Water is scarce on the Moon. It may not be present naturally in sufficient quantities to support a significant population. The story assumes this is the case – and makes provision for getting it there.
How? By harvesting the solar wind.
Now hang on a minute! The solar wind is incredibly tenous: around three or four protons per cubic centimetre of space in the neighbourhood of Earth.
But these protons are moving fast – and in one second a 400-800 km column of them flies through that paltry cubic centimetre.
Water (H₂O) is a compound of hydrogen and oxygen. Oxygen is as abundant in Moon rock as it is in the earth’s crust, i.e. very. So all that’s needed is energy, lots of it, to break down “sial” and “sima”, the oxides of silicon, aluminium and magnesium which make up moon rock. Plus hydrogen.
Now what does (ionised) hydrogen consist of? Protons.
And the solar wind, if harvested over a wide enough area, gives us protons: very, very energetic protons.
- An Adin Beam is a beam of protons focussed from the solar wind by means of a Fresnel lens of concentric superconducting rings placed at the L4 and L5 libration points of the Earth-Moon system. These focus the beam onto a series of orbiting collimators as they come past. The collimator, or Adin satellite, directs it to a precise surface target.
- Adin’s Process is the chemical process of making water on the Moon (plus some useful by-products like magnesium and aluminium) by directing an Adin Beam onto the surface to react with moon rock.
Here is a description of Adin’s process from The Titan Kiss:
Kitty shielded her eyes. The Sun was low in the sky, hovering over the crater rim. Another hour and it would be sunset—the start of the Fort Night. It would get seriously cold.
But it wasn’t just the Sun that was shining straight ahead of them. There in the middle of the crater was a vast hemispherical cloud, lit-up from below by a blood-orange glare. Vapour billowed up, glowing white in the sunlight.
“That’s an Adin beam.”
“Adin beam. It’s the main source of water on the Moon. You’re looking at a waterworks.”
“Geddaway!” Jack turned to face her. “Where’s the reservoir—the filter-tanks?”
“There aren’t any. That’s a pure beam of protons coming down there. When they hit the bottom of the Adin crucible they turn into hydrogen to make water.”
“So where are the protons coming from?” Jack gazed searchingly into the sky. “I can’t see a great big flashlight up there beaming down.”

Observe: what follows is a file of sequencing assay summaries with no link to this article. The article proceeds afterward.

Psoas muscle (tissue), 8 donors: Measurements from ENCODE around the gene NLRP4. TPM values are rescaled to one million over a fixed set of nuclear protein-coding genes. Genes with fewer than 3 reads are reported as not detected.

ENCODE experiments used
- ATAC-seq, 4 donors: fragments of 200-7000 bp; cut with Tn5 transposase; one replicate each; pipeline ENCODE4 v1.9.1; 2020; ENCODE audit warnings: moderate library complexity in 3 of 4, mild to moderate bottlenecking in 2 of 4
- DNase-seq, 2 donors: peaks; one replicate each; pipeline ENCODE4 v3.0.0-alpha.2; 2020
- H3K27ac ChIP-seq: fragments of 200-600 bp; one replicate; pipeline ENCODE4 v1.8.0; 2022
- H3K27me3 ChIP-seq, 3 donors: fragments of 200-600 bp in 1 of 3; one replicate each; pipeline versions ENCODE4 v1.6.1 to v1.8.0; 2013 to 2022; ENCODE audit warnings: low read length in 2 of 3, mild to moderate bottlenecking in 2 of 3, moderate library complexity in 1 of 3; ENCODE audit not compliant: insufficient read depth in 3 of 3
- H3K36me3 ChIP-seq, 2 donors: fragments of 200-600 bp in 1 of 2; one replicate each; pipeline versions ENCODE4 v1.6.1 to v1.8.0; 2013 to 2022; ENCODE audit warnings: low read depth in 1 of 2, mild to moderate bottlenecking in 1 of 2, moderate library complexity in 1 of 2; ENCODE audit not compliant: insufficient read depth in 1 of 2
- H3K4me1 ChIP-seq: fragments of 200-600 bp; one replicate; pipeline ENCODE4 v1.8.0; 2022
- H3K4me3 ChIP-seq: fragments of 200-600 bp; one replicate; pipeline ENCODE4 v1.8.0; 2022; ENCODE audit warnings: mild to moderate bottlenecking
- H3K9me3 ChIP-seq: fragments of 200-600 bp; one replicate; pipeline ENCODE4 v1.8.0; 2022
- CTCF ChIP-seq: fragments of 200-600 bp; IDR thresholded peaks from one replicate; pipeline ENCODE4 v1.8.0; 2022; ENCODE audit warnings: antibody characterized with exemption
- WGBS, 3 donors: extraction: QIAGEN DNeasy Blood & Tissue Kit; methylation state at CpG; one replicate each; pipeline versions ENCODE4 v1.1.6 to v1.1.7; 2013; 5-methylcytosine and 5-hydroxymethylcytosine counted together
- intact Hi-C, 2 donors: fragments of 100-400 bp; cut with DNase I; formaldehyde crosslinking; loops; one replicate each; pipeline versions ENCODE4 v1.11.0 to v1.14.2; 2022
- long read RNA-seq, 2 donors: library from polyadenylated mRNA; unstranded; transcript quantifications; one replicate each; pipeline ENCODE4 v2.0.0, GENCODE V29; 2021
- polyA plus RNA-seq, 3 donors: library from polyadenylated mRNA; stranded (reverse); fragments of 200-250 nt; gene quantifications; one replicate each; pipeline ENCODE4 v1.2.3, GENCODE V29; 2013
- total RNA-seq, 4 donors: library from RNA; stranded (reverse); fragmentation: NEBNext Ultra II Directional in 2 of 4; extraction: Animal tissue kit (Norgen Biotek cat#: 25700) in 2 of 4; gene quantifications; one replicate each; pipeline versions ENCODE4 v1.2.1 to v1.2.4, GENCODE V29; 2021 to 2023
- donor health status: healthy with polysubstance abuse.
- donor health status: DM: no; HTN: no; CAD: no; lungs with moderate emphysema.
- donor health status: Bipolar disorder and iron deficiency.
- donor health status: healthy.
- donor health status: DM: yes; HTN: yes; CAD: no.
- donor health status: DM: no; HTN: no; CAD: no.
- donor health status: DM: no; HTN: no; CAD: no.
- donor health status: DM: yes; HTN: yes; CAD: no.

“Oh you can see the Adin satellites with the naked eye, if you know what you’re looking for,” said Kitty. “Way out there at the L4/L5 Lagrange points there are huge Fresnel lenses hundreds of miles across which focus the solar wind.”
“What do you mean, ‘focus the solar wind’? It’s incredibly tenuous. We’re talking about three or four protons per cubic centimetre of space. I remember that from my schooldays.”
“Yeah, but they zip along. So in one second a lot fly past.”
“The lenses are not made of glass, surely?”
“No. Very thin superconducting wire in a double spiral. It sets up a magnetic field that focuses the protons inwards and deflects the electrons the other way.”
“So there’s these great big cobweb things up there, focusing hot-spots on the surface?”
“Not quite. The focus of the Fresnel lens is moved by varying the currents in the wires, but it’s not precise enough for the surface. Besides, the geometry’s all wrong. Instead there’s a number of so-called Adin satellites in orbit. As each comes past it grabs a primary beam, collimates it and focusses it down here. Don’t worry, it’s fail-safe. If the primary beam misses the collimator it defocuses again before it reaches the surface so it can’t do any damage.”
“That’s still a pretty energetic beam over there, flower.”
“Sure. Enough energy to melt moon rock and release oxygen from the silicates. By-products: magnesium, silicon and aluminum in the metallic state. When the protons have given up their energy and come to rest they marry the local electrons to make hydrogen—which combines with the oxygen they’ve just released to give us H2O. Water. That’s Adin’s Process.”
Jack was impressed—and not a little humbled. “You went to a better school than I did,” he muttered. “Tell me, hinny—that beam isn’t likely to drift off-target and toast us, is it? Or do you reckon it would steam us?”
“It would blast us to atoms,” replied Kitty. Seeing the expression on his face, she nudged his ribs. “Don’t get scared now. Each collimator has the crucible co-ordinates firmly lodged in its memory. They sure take care nothing goes wrong. Why—a beam that powerful could burn the heart out of Jordvik.”
But it did go wrong… and the result was the Gaiascope Atrocity, for which Peter Zwillinge is generally blamed in Anitra’s Petition – and for which Moonforce Commissioner Jutta Nilsson is hunting him down across the Four Worlds.